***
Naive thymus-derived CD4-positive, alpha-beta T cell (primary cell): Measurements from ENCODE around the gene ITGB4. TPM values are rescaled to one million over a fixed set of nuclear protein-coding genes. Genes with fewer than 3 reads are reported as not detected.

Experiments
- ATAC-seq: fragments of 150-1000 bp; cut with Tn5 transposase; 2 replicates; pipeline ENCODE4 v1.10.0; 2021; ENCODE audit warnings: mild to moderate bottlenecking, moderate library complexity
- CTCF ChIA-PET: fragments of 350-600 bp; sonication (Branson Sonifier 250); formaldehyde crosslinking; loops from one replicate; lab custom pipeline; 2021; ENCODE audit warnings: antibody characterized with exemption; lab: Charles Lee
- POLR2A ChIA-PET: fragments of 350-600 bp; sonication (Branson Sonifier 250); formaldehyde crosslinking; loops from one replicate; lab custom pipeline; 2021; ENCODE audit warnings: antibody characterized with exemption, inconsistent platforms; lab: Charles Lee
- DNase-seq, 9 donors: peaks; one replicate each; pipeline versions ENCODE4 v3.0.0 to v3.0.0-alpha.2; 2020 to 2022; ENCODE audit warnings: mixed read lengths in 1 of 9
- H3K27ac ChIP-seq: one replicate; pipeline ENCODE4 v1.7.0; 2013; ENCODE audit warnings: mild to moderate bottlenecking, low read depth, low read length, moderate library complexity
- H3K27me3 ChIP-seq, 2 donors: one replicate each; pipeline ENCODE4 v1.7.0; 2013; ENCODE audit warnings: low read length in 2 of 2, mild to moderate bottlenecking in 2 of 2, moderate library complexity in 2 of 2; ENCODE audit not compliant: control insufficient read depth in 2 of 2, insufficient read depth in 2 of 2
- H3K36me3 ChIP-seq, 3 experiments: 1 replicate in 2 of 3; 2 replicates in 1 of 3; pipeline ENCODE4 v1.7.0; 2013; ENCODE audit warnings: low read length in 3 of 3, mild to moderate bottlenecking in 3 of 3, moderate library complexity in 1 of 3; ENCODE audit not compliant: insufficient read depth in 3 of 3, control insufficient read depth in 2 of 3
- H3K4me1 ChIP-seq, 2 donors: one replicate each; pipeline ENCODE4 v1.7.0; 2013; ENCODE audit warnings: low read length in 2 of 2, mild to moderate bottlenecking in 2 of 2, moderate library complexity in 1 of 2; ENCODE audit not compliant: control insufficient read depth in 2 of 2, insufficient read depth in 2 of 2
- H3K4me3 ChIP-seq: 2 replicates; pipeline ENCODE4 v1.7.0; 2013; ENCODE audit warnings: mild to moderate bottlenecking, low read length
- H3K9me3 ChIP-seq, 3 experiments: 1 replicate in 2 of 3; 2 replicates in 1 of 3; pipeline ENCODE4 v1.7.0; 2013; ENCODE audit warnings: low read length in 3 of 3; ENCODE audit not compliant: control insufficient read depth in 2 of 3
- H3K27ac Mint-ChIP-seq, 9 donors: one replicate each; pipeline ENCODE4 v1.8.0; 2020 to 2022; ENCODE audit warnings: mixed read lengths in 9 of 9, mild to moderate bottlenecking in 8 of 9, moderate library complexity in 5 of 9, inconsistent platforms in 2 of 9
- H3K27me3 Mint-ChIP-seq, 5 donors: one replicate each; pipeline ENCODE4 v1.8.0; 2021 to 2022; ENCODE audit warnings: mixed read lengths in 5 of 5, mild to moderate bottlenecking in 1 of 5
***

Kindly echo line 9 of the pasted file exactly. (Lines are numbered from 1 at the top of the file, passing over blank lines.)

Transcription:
- H3K36me3 ChIP-seq, 3 experiments: 1 replicate in 2 of 3; 2 replicates in 1 of 3; pipeline ENCODE4 v1.7.0; 2013; ENCODE audit warnings: low read length in 3 of 3, mild to moderate bottlenecking in 3 of 3, moderate library complexity in 1 of 3; ENCODE audit not compliant: insufficient read depth in 3 of 3, control insufficient read depth in 2 of 3